RARE EXPORTS (2010) - A Review
Perhaps I should start by saying I don’t do Christmas. I’ve often joked that every year at Halloween I become Jewish and stay that way until the New Year – just to be sure. That being the case, generally I’m not a big one for Christmas movies.
But this year, our local independent theater played a Christmas movie that was well worth seeing. I’m talking about the up-and-coming cult Christmas favorite from Finland, Rare Exports (2010). This is a film I recommend seeking out no matter what time of year it is.
I went into this knowing just a bare (and somewhat incorrect, as it turned out) sketch of the plot, and assumed it would be a somewhat campy creepshow. Well, oops! It is, in fact, a very engaging and polished creepshow, with occasional touches of dry humor, and is very much more spooky than kooky.
The plot (minus some spoilers) goes essentially like this: Evil corporate interests find the site where the actual physical remains of Santa are buried (Korvatunturi Mountain), and start digging. Only, it turns out that, despite being buried for centuries, Santa’s not dead (“There’s a heartbeat!”) and, once his burial mound has been breached, the children in the nearby village start disappearing. Santa, it seems, is not the jovial, child-friendly personality we’ve been led to believe he is.
Now, I don’t know if some or any of the supposedly ancient lore about Santa presented here is real, but I do know that the creativity and talent that went into making this film is. Co-writer and director Jalmari Helander has turned out a film that is original, scary, dryly funny, and visually striking – all on a budget of around $3 million dollars. (And Hollywood has taken notice, since next year we can see his “big” picture debut, Big Game, an action film starring the ubiquitous Samuel L. Jackson - as the President of the United States - as well as the young star of Rare Exports, Onni Tommila.)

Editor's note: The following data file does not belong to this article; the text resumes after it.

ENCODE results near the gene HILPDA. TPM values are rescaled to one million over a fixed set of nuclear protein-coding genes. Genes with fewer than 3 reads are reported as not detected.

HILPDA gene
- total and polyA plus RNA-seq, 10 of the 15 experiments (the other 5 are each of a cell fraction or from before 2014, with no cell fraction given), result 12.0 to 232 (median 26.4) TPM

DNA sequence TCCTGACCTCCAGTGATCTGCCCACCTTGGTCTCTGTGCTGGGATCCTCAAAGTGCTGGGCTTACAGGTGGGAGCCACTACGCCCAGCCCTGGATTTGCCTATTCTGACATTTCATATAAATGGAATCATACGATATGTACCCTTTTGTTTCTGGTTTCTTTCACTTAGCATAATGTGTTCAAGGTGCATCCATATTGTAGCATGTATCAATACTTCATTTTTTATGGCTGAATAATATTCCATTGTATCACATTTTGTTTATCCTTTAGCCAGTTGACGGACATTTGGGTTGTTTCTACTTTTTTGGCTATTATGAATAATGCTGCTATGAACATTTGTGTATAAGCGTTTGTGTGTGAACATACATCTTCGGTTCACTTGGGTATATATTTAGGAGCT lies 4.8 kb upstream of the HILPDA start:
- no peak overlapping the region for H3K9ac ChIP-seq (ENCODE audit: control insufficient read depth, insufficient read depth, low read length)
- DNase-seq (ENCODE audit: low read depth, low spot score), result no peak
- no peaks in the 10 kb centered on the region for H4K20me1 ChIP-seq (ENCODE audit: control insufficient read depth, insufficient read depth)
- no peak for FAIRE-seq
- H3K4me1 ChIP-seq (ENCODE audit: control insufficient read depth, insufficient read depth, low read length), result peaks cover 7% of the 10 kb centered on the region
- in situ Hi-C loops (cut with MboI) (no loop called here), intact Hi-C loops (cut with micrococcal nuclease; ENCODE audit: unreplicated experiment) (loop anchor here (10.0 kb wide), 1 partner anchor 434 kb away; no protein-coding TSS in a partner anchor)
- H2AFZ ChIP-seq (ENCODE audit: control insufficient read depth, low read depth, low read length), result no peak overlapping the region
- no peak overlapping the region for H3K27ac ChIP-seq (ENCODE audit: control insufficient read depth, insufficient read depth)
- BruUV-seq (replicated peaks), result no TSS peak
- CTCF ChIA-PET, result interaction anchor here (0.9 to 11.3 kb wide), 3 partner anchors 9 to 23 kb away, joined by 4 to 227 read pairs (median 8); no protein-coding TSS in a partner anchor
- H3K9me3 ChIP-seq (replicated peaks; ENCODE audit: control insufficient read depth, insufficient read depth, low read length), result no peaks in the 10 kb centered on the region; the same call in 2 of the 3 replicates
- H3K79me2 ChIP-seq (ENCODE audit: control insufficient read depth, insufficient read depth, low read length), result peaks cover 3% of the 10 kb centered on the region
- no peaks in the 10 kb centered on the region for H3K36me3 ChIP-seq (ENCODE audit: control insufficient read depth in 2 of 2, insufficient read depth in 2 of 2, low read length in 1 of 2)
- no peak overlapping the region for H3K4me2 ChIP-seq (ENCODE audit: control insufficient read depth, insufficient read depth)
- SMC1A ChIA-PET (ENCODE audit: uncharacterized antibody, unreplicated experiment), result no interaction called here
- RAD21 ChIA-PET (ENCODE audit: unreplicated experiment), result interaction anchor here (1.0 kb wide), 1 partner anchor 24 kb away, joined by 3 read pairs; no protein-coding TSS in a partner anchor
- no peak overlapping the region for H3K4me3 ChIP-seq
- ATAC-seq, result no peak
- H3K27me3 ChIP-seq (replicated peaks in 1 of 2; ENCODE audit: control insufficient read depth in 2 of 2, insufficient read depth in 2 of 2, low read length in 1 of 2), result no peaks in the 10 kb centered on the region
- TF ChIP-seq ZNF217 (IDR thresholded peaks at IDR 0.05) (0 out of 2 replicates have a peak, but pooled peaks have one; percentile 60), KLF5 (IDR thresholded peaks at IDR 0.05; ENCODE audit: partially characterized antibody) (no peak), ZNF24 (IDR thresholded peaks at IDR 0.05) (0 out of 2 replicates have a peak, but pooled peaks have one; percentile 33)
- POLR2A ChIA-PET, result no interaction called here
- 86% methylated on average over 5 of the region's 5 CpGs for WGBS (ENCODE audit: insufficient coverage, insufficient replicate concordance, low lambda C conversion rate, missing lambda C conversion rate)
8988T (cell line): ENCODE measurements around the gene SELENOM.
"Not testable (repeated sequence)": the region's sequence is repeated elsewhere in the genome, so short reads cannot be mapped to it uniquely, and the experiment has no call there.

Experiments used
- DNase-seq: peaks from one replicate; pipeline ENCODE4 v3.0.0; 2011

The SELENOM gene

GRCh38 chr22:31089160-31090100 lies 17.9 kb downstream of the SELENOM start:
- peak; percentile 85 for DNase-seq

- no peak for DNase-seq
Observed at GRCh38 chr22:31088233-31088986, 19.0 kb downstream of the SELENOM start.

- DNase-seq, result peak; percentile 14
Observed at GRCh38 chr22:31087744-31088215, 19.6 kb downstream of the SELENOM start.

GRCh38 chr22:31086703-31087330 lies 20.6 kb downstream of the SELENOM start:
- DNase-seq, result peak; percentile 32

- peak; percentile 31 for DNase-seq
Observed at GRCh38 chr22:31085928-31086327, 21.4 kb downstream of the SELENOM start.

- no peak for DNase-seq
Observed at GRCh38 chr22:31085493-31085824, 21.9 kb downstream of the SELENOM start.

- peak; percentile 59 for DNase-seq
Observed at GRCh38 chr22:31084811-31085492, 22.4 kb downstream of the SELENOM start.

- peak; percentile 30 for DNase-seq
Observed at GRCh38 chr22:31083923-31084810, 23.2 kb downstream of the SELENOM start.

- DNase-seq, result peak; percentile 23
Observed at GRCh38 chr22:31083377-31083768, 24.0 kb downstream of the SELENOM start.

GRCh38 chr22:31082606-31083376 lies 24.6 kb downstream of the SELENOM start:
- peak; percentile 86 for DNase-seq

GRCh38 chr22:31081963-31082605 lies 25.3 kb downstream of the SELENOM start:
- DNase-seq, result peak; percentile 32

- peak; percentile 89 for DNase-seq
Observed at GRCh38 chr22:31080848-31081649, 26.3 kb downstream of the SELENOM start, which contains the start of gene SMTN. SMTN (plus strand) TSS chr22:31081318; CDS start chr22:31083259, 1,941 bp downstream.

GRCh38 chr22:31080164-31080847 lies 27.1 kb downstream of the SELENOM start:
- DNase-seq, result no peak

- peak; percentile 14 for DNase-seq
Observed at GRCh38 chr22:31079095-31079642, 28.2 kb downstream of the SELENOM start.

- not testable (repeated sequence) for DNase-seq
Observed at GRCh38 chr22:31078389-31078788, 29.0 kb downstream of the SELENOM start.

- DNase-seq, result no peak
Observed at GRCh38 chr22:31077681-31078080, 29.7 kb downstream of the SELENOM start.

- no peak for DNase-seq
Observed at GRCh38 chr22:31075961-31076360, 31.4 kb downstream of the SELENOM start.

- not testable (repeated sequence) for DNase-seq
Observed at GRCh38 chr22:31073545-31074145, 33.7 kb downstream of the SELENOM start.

Rare Exports straddles a couple of genres that don’t often end up in the same neighborhood. On one hand, with young Tommila as the main character and the hero, this is very much a kid’s film, full of adults that have to learn to believe what the children already know. On the other hand, this is a dark and somewhat disturbing horror film, with a fair amount of blood and some genuinely creepy moments. It’s not a grim film, but it is spiritual kin to the darkest of Grimm’s fairy tales. I think that children below a certain age would find it pretty upsetting. But for kids who are all grown up, and who aren’t sensitive about the portrayal of Christmas (Fox News viewers beware!) this is a film that offers much to enjoy.
I need to say it again: I was so struck by the creativity of the storytelling here. It is in such stark contrast to the soul-deadening formulaic crop of crap that American studios churn out so relentlessly. Yes, there are explosions here. Yes, there is some CGI work here. But it’s done in the service of a genuinely original vision, not some remake with a number at the end of the title. Hopefully Helander will be able to maintain some creative control of his projects as he moves up in the world, and not become just another talented foreign filmmaker that ends up making studio slop for Hollywood. We’ll see.
In the meantime, I can’t recommend this film enough. Yeah, you missed it for Christmas this year, but it’d make a great holiday gift – or viewing party! – for next year.
MOVIE MATH FOR RARE EXPORTS: John Carpenter’s The Thing (1982) plus The Gate (1987) plus the first 10 minutes of The City of Lost Children (1995) divided by Aki Kaurismaki equals Rare Exports.